Cocaine is a known common drug that still continues to be abused. When we think of cocaine, most people immediately visualize a skinny white line of powder on a flat surface, along with a straw and a sharp edged object for straightening the line. Then we’ll think of a user closing one nostril with their finger while using the straw to snort the entire line up the other nostril. Then maybe they’ll rub the rest of the powder on their gums. This is the most common way cocaine is used.


Another way is by taking bumps of small amounts on their finger and quickly snorting up. However, cocaine can also be dissolved into a liquid form and injected into the body using needles. Crack cocaine comes in a solid rock form that users heat to create vapors which are smoked. Cocaine may also be mixed with other drugs such as heroin or alcohol to alter the high.



Cocaine is connected to the natural brain chemical dopamine. Dopamine is a part of our reward system, making us feel good when we experience good things. For example, when we smell good food and we get excited to eat it. The natural dopamine process circulates in the brain. Brain circuits from a transmitting neuron control the release of dopamine, making sure we’re only being rewarded when we should be. When dopamine is released, it travels over to a receiving neuron. Once we feel the kick, the dopamine travels back to the transmitting neuron. This is a cycle of release and returning.


Okay, so now cocaine enters the body. Cocaine then blocks the circuit from allowing dopamine to return. So while dopamine continues to be released and can’t return, it causes a build up between nerve cells. This creates the feeling of being high.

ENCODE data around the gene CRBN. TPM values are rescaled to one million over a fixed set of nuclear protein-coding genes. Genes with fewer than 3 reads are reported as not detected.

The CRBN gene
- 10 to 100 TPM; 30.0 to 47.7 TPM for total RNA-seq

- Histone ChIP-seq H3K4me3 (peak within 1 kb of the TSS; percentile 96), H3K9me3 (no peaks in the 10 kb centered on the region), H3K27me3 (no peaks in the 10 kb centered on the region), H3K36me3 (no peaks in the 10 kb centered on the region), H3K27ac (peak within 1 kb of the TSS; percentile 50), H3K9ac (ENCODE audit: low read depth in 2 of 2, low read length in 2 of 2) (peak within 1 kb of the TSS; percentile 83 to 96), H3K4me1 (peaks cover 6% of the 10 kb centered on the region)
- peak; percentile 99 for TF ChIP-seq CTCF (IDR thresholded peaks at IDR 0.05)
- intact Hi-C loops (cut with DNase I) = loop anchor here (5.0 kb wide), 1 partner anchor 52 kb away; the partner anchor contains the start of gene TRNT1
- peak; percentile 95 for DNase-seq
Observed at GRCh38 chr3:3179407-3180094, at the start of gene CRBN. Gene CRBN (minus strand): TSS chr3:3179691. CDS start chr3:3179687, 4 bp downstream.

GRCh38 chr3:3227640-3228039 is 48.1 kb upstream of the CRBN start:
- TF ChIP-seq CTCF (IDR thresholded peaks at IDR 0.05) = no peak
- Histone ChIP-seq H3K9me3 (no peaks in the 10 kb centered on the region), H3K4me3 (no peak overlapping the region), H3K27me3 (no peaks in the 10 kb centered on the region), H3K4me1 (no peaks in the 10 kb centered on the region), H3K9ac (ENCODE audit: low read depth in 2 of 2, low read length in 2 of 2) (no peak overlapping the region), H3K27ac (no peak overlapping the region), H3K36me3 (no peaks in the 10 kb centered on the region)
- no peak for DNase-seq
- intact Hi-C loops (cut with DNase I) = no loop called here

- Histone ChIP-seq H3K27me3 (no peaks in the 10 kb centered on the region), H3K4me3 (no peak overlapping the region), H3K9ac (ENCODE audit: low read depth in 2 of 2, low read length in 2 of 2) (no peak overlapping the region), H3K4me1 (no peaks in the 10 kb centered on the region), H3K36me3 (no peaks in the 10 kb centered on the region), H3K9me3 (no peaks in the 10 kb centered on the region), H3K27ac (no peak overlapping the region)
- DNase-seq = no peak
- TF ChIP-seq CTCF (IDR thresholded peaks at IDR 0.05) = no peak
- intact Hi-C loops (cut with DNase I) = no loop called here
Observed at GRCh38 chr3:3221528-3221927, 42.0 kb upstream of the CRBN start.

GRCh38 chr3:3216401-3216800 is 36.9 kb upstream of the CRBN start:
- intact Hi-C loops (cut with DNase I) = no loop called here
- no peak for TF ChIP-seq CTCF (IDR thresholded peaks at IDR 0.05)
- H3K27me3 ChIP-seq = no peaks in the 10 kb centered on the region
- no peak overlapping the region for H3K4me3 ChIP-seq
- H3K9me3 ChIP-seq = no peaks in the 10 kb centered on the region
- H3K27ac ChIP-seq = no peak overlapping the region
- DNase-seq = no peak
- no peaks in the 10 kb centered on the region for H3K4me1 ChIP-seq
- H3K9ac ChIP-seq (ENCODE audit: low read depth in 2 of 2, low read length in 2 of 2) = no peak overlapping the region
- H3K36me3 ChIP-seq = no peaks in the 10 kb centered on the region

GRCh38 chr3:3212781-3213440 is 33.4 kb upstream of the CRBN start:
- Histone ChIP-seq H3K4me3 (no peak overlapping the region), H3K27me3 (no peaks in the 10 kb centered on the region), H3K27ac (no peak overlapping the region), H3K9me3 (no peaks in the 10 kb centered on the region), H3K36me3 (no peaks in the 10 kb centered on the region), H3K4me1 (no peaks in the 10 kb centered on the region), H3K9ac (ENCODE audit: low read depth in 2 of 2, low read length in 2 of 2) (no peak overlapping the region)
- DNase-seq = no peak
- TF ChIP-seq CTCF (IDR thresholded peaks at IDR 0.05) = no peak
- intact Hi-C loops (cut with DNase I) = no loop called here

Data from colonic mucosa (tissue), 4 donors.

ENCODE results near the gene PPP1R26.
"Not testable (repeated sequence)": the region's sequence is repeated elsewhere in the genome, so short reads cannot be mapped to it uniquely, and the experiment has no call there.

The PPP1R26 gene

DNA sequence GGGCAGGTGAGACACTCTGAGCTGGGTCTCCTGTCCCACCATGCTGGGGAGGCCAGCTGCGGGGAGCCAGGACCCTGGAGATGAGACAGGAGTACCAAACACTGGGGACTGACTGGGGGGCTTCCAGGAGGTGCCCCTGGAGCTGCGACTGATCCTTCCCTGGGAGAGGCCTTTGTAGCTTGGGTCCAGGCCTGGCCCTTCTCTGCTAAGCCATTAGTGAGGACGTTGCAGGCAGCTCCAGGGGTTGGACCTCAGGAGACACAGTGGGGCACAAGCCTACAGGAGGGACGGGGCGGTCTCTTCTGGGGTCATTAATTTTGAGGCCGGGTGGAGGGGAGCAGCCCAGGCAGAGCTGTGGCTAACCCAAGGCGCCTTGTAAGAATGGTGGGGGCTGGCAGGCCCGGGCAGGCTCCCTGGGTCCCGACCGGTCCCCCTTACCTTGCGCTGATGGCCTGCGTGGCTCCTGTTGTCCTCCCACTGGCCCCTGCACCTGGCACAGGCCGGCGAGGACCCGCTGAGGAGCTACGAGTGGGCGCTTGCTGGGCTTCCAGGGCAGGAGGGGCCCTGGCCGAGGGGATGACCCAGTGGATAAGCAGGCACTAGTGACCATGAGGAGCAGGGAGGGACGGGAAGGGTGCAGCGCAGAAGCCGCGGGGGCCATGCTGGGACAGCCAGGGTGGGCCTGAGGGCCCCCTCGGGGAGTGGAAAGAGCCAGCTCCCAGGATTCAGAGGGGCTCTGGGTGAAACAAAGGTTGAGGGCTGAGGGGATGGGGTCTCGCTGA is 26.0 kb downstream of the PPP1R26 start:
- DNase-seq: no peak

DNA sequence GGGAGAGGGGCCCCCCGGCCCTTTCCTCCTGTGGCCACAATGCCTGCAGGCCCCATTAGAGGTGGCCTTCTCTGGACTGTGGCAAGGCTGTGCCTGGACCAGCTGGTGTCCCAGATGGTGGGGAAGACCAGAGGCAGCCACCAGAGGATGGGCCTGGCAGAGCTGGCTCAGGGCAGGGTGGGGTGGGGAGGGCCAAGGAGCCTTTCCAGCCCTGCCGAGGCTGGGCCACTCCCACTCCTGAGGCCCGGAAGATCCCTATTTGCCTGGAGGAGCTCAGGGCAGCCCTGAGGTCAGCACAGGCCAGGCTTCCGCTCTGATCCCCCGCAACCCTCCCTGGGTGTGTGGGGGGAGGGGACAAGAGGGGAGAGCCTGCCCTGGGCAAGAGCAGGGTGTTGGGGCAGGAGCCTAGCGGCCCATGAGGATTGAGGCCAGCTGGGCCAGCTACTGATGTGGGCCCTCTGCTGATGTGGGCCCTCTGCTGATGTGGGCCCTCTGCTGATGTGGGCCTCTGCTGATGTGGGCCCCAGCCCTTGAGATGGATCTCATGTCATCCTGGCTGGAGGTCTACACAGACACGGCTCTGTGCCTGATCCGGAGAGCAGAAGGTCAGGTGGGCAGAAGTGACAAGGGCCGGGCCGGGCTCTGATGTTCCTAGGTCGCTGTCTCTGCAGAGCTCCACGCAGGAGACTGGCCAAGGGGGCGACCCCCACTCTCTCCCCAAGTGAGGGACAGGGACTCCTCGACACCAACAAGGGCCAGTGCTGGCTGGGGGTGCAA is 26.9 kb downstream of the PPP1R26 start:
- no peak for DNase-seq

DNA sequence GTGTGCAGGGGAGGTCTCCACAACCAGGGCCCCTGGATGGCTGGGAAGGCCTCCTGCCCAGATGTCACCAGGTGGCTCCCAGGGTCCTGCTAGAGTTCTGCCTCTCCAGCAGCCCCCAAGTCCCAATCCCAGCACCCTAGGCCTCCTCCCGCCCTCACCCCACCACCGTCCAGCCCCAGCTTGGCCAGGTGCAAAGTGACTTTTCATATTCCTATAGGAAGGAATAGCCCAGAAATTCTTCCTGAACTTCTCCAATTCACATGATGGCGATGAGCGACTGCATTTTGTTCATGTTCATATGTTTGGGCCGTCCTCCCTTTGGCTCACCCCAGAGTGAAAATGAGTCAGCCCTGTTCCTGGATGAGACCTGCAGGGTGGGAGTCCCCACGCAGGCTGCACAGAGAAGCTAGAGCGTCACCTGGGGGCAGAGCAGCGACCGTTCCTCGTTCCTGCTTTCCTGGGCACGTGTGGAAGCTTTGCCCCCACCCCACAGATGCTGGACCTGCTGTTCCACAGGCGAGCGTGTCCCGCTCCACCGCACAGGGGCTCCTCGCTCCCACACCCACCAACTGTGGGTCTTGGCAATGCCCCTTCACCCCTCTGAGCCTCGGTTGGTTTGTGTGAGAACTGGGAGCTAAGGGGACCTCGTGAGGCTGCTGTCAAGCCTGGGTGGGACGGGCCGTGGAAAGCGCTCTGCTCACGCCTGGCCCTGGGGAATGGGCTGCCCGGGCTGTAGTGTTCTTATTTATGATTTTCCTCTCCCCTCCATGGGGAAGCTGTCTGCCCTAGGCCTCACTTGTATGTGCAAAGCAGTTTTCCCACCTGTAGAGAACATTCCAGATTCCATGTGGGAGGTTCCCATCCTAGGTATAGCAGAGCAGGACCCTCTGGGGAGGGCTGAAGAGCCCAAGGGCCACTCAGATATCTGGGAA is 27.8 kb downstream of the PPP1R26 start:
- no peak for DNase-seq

Cocaine has been connected to anxiety, paranoia, irritability, restlessness, and panic attacks. Some people experience psychosis and hallucinations. Cocaine damages nasal passages, lungs, and arms if injecting. Some users don’t understand the risk of possibility of having an allergic reaction to drugs on the street which can lead to death. Because cocaine acts as an appetite suppressant, malnourishment and unhealthy weight loss is a risk. Chest pains resembling a heart attack are common. Cocaine increases the risk of stroke, seizures, and inflammation of heart muscles, as well as aortic rupture. Moving disorders such as Parkinson's disease may also occur. Mentally, users struggle with sustaining attention, controlling impulses, memory loss, decision making, and performing motor tasks. Mixing cocaine with other drugs and alcohol greatly increase a user’s risk of health issues as well as potential death.



Addiction shouldn’t be taken lightly. It can be an extreme internal struggle for users to sober themselves. A support system is extremely necessary for long term outcomes. This is support from family and loved ones, as well as trained medical professionals. If you or a loved one is struggling with addiction, please contact Crownview Co-occurring Institute to get in touch with a medical professional who can create an individualized treatment plan to restore optimal health.




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